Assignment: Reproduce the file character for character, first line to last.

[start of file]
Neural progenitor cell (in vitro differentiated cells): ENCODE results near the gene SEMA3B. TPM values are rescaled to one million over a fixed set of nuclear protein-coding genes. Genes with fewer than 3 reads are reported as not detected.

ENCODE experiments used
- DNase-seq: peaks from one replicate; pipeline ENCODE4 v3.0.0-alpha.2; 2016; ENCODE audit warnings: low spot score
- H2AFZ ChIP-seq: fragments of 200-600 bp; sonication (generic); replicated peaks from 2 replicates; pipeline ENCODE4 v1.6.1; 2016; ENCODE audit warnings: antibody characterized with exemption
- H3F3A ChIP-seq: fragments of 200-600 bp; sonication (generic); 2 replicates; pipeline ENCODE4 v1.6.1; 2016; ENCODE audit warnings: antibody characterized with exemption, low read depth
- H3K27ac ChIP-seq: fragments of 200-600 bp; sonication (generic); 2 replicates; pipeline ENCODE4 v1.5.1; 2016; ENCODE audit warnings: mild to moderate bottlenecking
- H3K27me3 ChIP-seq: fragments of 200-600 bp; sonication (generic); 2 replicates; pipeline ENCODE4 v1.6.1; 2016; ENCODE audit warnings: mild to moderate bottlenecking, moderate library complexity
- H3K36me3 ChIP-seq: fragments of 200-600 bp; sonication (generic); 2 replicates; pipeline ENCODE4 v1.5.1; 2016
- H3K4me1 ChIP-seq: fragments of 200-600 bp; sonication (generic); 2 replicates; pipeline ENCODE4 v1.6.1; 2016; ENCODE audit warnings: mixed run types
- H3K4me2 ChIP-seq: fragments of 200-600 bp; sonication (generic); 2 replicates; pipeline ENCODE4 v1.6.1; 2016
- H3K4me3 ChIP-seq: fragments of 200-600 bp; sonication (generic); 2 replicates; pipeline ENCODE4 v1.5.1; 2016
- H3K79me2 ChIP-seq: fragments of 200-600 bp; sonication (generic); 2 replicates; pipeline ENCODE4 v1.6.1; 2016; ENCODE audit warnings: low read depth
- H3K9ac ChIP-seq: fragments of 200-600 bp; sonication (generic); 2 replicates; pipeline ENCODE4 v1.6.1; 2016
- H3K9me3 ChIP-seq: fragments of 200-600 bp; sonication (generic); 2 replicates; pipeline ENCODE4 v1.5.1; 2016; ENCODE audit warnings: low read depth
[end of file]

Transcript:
Neural progenitor cell (in vitro differentiated cells): ENCODE results near the gene SEMA3B. TPM values are rescaled to one million over a fixed set of nuclear protein-coding genes. Genes with fewer than 3 reads are reported as not detected.

ENCODE experiments used
- DNase-seq: peaks from one replicate; pipeline ENCODE4 v3.0.0-alpha.2; 2016; ENCODE audit warnings: low spot score
- H2AFZ ChIP-seq: fragments of 200-600 bp; sonication (generic); replicated peaks from 2 replicates; pipeline ENCODE4 v1.6.1; 2016; ENCODE audit warnings: antibody characterized with exemption
- H3F3A ChIP-seq: fragments of 200-600 bp; sonication (generic); 2 replicates; pipeline ENCODE4 v1.6.1; 2016; ENCODE audit warnings: antibody characterized with exemption, low read depth
- H3K27ac ChIP-seq: fragments of 200-600 bp; sonication (generic); 2 replicates; pipeline ENCODE4 v1.5.1; 2016; ENCODE audit warnings: mild to moderate bottlenecking
- H3K27me3 ChIP-seq: fragments of 200-600 bp; sonication (generic); 2 replicates; pipeline ENCODE4 v1.6.1; 2016; ENCODE audit warnings: mild to moderate bottlenecking, moderate library complexity
- H3K36me3 ChIP-seq: fragments of 200-600 bp; sonication (generic); 2 replicates; pipeline ENCODE4 v1.5.1; 2016
- H3K4me1 ChIP-seq: fragments of 200-600 bp; sonication (generic); 2 replicates; pipeline ENCODE4 v1.6.1; 2016; ENCODE audit warnings: mixed run types
- H3K4me2 ChIP-seq: fragments of 200-600 bp; sonication (generic); 2 replicates; pipeline ENCODE4 v1.6.1; 2016
- H3K4me3 ChIP-seq: fragments of 200-600 bp; sonication (generic); 2 replicates; pipeline ENCODE4 v1.5.1; 2016
- H3K79me2 ChIP-seq: fragments of 200-600 bp; sonication (generic); 2 replicates; pipeline ENCODE4 v1.6.1; 2016; ENCODE audit warnings: low read depth
- H3K9ac ChIP-seq: fragments of 200-600 bp; sonication (generic); 2 replicates; pipeline ENCODE4 v1.6.1; 2016
- H3K9me3 ChIP-seq: fragments of 200-600 bp; sonication (generic); 2 replicates; pipeline ENCODE4 v1.5.1; 2016; ENCODE audit warnings: low read depth